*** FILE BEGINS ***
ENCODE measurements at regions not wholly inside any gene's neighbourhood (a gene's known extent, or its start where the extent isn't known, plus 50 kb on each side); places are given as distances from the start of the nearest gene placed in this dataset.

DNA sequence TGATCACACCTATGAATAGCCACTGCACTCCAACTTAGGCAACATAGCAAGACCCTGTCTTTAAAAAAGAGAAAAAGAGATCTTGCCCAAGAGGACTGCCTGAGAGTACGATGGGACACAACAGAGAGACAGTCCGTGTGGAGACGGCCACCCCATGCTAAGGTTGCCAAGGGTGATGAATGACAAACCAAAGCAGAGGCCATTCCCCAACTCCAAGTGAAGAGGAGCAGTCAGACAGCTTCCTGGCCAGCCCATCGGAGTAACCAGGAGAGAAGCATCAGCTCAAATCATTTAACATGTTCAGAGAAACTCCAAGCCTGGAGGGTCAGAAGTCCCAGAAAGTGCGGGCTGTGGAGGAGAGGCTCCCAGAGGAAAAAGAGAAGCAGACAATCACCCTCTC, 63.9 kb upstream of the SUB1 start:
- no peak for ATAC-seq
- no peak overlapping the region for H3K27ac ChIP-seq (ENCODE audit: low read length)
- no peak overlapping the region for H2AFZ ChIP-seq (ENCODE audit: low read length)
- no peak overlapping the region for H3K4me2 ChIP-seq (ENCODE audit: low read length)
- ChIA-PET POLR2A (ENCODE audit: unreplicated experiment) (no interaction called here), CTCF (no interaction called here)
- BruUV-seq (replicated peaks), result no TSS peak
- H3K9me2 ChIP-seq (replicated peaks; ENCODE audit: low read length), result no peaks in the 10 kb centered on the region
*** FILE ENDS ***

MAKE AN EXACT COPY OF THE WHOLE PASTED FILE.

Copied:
ENCODE measurements at regions not wholly inside any gene's neighbourhood (a gene's known extent, or its start where the extent isn't known, plus 50 kb on each side); places are given as distances from the start of the nearest gene placed in this dataset.

DNA sequence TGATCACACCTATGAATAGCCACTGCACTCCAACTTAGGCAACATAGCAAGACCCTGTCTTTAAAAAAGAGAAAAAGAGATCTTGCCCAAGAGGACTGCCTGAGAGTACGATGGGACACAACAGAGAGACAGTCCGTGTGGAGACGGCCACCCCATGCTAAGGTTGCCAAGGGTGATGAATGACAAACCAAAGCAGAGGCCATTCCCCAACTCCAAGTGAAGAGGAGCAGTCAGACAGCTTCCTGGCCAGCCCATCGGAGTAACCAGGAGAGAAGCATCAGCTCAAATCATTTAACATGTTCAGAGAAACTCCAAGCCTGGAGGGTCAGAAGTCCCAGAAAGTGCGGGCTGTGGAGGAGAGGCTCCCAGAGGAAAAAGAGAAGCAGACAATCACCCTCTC, 63.9 kb upstream of the SUB1 start:
- no peak for ATAC-seq
- no peak overlapping the region for H3K27ac ChIP-seq (ENCODE audit: low read length)
- no peak overlapping the region for H2AFZ ChIP-seq (ENCODE audit: low read length)
- no peak overlapping the region for H3K4me2 ChIP-seq (ENCODE audit: low read length)
- ChIA-PET POLR2A (ENCODE audit: unreplicated experiment) (no interaction called here), CTCF (no interaction called here)
- BruUV-seq (replicated peaks), result no TSS peak
- H3K9me2 ChIP-seq (replicated peaks; ENCODE audit: low read length), result no peaks in the 10 kb centered on the region